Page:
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Traditional relationship building is overrated

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Being outgoing, gregarious and friendly used to be the savvy salesperson’s ticket to penetrating new accounts. Today, key decision makers on your target list of prospects already have plenty of friends.

And, given the sheer volume of solicitations that come in on a daily basis, it shouldn’t surprise anyone that the next cold call that gets lobbed in the customer’s direction has only a very small chance of success.

Some of the reason sellers are experiencing such low hit-rates is self-inflicted, by using traditional catch-phrases like, “I would love to…”, or, “I just need a brief moment of your time.” Decision makers know you’re not just looking for a brief moment of their time. They also assume salespeople have quotas to hit and would really “love” to boost their commissions.

No doubt your intentions are good, as most salespeople are earnestly trying to provide value to their customers. The challenge is separating yourself from the countless other solicitations potential buyers receive on a daily basis, and then causing decision makers to “want to” engage with you.

Suppose if it were possible to reverse this trend. What if you could create an 80 percent or better success rate when reaching out to new prospects, rather than continue enduring the typical 90 percent or more failure rate? How is this possible, you might ask?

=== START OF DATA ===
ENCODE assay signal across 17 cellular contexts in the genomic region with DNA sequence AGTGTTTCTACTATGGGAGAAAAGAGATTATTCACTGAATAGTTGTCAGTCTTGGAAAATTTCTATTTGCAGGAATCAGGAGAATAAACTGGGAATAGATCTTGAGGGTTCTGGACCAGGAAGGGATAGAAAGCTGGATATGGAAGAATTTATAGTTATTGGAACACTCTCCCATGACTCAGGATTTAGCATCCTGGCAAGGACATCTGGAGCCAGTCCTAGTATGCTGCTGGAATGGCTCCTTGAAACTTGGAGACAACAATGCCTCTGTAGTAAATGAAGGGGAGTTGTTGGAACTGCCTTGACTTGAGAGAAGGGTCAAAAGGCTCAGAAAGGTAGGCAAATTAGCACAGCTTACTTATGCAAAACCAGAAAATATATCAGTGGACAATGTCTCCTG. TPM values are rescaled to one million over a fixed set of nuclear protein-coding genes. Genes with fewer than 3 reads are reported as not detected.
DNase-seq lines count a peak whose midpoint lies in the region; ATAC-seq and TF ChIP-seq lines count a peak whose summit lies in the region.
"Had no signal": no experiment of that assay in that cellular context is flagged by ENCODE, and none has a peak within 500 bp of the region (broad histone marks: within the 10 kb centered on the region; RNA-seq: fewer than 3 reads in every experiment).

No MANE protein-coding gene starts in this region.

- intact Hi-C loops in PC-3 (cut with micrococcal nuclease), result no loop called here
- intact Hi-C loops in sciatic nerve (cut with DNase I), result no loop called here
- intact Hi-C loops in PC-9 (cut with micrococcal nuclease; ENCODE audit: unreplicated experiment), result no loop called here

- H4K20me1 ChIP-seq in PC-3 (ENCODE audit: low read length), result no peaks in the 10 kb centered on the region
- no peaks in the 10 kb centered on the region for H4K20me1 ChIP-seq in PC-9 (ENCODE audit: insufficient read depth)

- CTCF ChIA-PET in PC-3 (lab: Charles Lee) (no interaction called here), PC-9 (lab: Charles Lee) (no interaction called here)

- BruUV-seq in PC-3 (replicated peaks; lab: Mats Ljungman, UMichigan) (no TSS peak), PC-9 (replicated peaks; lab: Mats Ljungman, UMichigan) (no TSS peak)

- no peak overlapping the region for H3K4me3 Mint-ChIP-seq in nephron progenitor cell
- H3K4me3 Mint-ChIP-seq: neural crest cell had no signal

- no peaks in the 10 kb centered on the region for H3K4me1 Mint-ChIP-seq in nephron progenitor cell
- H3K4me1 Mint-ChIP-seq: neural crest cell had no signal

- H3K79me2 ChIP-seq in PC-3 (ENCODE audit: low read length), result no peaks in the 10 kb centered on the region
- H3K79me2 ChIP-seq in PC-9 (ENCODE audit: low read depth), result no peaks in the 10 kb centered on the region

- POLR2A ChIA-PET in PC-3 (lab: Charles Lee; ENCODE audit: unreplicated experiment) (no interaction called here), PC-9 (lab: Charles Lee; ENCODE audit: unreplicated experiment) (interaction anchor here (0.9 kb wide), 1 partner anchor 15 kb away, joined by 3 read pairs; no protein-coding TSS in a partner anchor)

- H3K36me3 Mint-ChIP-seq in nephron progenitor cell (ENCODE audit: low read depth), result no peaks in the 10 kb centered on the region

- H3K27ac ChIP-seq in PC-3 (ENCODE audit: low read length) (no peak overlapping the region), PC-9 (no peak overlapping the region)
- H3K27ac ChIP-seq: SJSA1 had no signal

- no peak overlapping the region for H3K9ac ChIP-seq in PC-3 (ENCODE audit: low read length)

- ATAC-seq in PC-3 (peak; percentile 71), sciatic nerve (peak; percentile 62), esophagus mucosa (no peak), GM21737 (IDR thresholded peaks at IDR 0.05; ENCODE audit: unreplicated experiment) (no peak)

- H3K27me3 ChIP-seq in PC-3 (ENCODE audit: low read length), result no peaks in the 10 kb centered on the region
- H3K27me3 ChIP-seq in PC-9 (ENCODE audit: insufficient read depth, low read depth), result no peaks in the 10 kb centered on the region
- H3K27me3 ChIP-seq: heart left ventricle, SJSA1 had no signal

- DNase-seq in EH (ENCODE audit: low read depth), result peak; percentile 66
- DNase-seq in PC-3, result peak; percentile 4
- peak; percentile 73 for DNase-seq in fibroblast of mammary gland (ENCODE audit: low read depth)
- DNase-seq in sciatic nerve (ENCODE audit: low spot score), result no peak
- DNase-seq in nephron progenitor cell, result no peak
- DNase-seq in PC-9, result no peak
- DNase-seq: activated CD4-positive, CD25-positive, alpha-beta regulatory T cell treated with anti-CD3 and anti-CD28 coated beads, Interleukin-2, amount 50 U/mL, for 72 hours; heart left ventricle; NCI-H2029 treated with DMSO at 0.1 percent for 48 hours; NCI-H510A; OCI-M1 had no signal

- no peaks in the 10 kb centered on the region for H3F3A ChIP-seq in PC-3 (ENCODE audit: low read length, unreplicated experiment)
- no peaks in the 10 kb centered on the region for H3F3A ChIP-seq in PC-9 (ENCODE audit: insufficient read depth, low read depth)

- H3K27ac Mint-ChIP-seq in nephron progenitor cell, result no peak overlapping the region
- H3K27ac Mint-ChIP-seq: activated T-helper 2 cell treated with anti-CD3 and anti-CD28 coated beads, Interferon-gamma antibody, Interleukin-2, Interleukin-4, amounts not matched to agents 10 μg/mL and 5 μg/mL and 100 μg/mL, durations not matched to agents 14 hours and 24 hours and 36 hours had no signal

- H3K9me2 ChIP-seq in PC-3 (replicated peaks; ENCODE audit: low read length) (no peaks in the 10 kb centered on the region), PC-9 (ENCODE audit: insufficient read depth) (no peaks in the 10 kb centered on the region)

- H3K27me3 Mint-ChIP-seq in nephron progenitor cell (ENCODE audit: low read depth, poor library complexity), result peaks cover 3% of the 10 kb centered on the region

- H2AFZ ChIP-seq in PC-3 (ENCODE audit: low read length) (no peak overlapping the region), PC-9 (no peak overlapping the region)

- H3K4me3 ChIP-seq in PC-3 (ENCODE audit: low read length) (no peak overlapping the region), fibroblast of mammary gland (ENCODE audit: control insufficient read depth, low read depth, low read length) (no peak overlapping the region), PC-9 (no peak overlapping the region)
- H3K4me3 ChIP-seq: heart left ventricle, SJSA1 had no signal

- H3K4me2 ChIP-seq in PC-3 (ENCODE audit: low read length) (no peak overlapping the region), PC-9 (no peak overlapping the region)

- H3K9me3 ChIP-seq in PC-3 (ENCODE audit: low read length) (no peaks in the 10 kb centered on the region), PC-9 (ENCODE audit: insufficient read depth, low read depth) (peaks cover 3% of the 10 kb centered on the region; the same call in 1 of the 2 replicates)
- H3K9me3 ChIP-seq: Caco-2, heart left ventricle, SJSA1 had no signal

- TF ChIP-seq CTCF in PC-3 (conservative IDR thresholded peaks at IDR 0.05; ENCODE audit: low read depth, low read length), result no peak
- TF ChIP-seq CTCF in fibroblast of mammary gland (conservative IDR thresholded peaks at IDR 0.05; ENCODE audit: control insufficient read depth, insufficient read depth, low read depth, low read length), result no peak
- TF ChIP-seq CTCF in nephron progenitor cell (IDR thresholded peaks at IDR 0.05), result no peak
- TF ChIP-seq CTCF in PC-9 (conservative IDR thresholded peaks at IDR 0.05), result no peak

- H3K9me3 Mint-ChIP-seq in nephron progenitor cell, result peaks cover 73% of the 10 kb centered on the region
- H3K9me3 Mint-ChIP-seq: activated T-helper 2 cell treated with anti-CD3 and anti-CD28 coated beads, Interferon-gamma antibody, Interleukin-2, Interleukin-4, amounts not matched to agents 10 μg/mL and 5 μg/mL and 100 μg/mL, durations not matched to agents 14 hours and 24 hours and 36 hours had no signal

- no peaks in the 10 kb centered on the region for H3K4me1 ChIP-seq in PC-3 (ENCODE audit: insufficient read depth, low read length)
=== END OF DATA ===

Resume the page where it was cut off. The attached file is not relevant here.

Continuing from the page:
Acquiring the skills necessary to fill your pipeline faster, and with more qualified prospects, is actually easier than one might think. But, it does require sellers to have an appreciation of next-generation selling skills, which is very different than just trying to ‘buddy’ your way into potential opportunities.

There’s no magic, and God knows old-school sales tricks or gimmicks aren’t going to work moving forward. Instead, there are a few very important questions individual sellers (and entire sales teams) should be asking themselves, like:

  • What are you doing to leverage curiosity to get mindshare from key decision makers in target accounts?
  • What questions are you asking to convey credibility?
  • How does opening with a generic elevator pitch differentiate you from competitors who are making similar claims?
  • What are you doing to secure incremental commitments on the way to the larger sale?

When you’re on the receiving end of cold calls at home, I bet you’re not excited about giving information to people you don’t yet know and trust. So, why should we expect the old-school mentality of trying to “befriend” prospective customers, if that strategy no longer works on you or me? Hmmm…

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